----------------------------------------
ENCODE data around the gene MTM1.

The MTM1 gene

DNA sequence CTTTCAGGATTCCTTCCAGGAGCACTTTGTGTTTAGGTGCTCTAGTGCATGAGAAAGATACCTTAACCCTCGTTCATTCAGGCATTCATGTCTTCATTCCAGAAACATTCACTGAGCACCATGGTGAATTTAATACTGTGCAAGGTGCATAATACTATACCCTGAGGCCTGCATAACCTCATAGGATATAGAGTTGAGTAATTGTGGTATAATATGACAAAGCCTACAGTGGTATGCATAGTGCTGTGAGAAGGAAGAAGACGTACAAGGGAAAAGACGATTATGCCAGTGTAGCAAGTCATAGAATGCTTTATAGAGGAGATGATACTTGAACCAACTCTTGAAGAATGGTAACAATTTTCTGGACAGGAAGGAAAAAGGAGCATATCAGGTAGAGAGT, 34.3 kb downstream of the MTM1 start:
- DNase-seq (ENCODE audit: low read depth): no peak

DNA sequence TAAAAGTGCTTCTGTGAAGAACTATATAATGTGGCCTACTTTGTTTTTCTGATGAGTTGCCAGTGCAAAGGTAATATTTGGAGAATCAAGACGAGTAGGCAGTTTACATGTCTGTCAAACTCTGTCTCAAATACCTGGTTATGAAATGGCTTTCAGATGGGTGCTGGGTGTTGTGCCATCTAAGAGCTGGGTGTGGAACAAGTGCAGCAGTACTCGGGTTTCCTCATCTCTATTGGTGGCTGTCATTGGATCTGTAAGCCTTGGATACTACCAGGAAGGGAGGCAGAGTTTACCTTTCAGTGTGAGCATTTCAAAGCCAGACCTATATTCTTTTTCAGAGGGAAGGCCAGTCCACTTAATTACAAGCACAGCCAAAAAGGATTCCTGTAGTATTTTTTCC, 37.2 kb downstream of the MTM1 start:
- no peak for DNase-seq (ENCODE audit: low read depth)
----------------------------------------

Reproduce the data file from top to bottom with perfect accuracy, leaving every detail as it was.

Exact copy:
ENCODE data around the gene MTM1.

The MTM1 gene

DNA sequence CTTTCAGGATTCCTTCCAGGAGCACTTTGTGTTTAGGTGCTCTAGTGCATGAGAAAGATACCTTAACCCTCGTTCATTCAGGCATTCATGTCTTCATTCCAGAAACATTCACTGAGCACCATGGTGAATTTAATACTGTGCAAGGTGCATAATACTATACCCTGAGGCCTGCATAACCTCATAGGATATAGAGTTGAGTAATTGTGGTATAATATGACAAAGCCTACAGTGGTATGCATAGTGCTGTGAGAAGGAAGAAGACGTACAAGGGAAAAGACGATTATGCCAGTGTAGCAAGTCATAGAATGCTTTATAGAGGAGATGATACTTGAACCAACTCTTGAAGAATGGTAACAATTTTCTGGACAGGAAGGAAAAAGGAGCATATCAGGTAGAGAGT, 34.3 kb downstream of the MTM1 start:
- DNase-seq (ENCODE audit: low read depth): no peak

DNA sequence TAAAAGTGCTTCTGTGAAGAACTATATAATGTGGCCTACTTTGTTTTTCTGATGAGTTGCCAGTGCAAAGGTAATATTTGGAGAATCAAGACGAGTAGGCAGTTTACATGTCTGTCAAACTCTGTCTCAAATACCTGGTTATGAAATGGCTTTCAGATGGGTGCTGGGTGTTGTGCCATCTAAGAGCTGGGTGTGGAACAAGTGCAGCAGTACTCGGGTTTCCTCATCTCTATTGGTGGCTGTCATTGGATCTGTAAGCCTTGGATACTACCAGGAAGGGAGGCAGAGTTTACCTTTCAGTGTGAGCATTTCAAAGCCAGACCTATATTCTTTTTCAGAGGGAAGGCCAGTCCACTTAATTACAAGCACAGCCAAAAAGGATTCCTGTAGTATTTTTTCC, 37.2 kb downstream of the MTM1 start:
- no peak for DNase-seq (ENCODE audit: low read depth)